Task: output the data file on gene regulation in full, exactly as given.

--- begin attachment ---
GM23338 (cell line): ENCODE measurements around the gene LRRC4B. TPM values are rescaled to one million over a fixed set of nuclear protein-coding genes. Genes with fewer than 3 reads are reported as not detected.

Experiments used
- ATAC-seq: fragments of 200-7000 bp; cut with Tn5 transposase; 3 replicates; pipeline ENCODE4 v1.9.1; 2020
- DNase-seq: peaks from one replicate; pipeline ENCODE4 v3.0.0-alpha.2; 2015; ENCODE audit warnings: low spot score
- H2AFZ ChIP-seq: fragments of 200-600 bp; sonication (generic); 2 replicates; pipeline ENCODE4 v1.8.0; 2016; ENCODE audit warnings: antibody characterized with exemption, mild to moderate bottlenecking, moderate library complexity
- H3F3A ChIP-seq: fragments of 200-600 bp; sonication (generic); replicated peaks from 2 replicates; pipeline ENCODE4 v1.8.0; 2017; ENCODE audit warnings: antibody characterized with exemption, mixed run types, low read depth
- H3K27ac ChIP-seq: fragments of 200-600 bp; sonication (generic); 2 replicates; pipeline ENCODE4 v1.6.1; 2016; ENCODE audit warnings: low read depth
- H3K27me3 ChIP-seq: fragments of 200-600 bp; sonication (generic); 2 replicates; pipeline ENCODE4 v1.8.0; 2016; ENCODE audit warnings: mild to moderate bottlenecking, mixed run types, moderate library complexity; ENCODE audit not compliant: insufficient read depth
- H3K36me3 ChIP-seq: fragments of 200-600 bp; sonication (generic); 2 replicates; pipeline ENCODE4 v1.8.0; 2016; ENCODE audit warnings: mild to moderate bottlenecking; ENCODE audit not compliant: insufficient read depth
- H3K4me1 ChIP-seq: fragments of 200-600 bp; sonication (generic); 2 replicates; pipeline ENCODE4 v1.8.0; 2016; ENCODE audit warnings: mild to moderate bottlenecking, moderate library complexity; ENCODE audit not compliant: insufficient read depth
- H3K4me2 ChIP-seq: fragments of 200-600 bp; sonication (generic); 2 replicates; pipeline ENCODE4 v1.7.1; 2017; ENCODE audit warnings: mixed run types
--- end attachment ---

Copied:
GM23338 (cell line): ENCODE measurements around the gene LRRC4B. TPM values are rescaled to one million over a fixed set of nuclear protein-coding genes. Genes with fewer than 3 reads are reported as not detected.

Experiments used
- ATAC-seq: fragments of 200-7000 bp; cut with Tn5 transposase; 3 replicates; pipeline ENCODE4 v1.9.1; 2020
- DNase-seq: peaks from one replicate; pipeline ENCODE4 v3.0.0-alpha.2; 2015; ENCODE audit warnings: low spot score
- H2AFZ ChIP-seq: fragments of 200-600 bp; sonication (generic); 2 replicates; pipeline ENCODE4 v1.8.0; 2016; ENCODE audit warnings: antibody characterized with exemption, mild to moderate bottlenecking, moderate library complexity
- H3F3A ChIP-seq: fragments of 200-600 bp; sonication (generic); replicated peaks from 2 replicates; pipeline ENCODE4 v1.8.0; 2017; ENCODE audit warnings: antibody characterized with exemption, mixed run types, low read depth
- H3K27ac ChIP-seq: fragments of 200-600 bp; sonication (generic); 2 replicates; pipeline ENCODE4 v1.6.1; 2016; ENCODE audit warnings: low read depth
- H3K27me3 ChIP-seq: fragments of 200-600 bp; sonication (generic); 2 replicates; pipeline ENCODE4 v1.8.0; 2016; ENCODE audit warnings: mild to moderate bottlenecking, mixed run types, moderate library complexity; ENCODE audit not compliant: insufficient read depth
- H3K36me3 ChIP-seq: fragments of 200-600 bp; sonication (generic); 2 replicates; pipeline ENCODE4 v1.8.0; 2016; ENCODE audit warnings: mild to moderate bottlenecking; ENCODE audit not compliant: insufficient read depth
- H3K4me1 ChIP-seq: fragments of 200-600 bp; sonication (generic); 2 replicates; pipeline ENCODE4 v1.8.0; 2016; ENCODE audit warnings: mild to moderate bottlenecking, moderate library complexity; ENCODE audit not compliant: insufficient read depth
- H3K4me2 ChIP-seq: fragments of 200-600 bp; sonication (generic); 2 replicates; pipeline ENCODE4 v1.7.1; 2017; ENCODE audit warnings: mixed run types